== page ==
All Aboard! Cathedral Library is a Commuter's Best Friend
Cathedral Library buzzes like a restaurant between lunch and dinner: It’s slow now, but the next rush is coming as sure as the 6 train.
The library reopened in October after a year-long renovation, and the result is happy and bright. The green paint, glass door, and books are new. The shelves are festooned with poinsettias that have pages instead of leaves, and the open floor plan invites you in. Books are arranged “like a bookstore,” and a subway map is front and center.
But not all of the patrons have returned.
“They still don’t know we’re open,” says Precedes Solares, 45, a veteran member of the library staff. She remembers the old hustle, especially during the holidays when she acted as tour guide, helping people buy a Metrocard.
On the day before Thanksgiving it’s so quiet you can hear readers flip the pages of their newspapers: The New York Times, The Daily News, The Post. Their mouses click, their keyboards clack. Outside, commuters rush down the stairs, past the branch without a look, and into the 6, E, and M. You can hear trains whine into the station, then whirr back out.
“I want it bustling,” says Library Manager Susan Aufrichtig, 45. Aufrichtig used to work at Grand Central Library, and she knows what her patrons want: convenience. Moreover, she knows how to provide it.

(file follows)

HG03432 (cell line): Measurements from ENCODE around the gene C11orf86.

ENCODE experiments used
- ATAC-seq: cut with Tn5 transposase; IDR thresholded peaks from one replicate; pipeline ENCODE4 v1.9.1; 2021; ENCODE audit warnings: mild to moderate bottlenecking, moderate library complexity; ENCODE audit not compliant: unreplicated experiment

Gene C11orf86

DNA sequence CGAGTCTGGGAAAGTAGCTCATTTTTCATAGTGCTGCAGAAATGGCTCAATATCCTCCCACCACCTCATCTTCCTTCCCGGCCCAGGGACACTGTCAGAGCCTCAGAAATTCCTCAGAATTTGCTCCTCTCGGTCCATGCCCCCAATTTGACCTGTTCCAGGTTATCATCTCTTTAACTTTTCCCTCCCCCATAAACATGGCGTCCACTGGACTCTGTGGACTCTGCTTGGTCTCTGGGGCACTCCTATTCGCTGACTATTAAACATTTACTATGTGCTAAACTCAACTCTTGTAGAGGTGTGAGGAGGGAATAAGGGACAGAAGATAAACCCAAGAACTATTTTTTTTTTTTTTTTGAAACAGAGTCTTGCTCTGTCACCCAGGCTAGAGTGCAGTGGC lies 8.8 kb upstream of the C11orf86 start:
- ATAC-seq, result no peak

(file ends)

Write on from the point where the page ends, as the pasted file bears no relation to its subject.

“People run out of the subway, drop stuff off, grab their holds,” she says, and she’s parked the holds next to the front door. Patrons go right for them, pivot to the counter and walk out. It’s also a straight line from the entrance to the computer station. When a well-dressed man in his 50s bursts in and asks about the printer, Aufrichtig is friendly but succinct. He has all of the information he needs by the time he crosses the floor.
Not long ago, Cathedral Library was a New Yorker’s secret. Originally, the building was a high school, and the library was the Archdiocese’s private collection. In 1992, it was folded into the New York Public Library and named for Archbishop Cardinal Terence Cooke, a native New Yorker. Tucked away on a landing, the library drew people who reworked their commute just to pick up an audiobook, a hold, a DVD. Those patrons, the ones who count on the convenience, are the first ones back.
“I came here once by chance,” said Susan R., 64, of Manhattan, as she packs a suitcase on wheels. “I’m happy to see it open.”
Then she rolls out the door.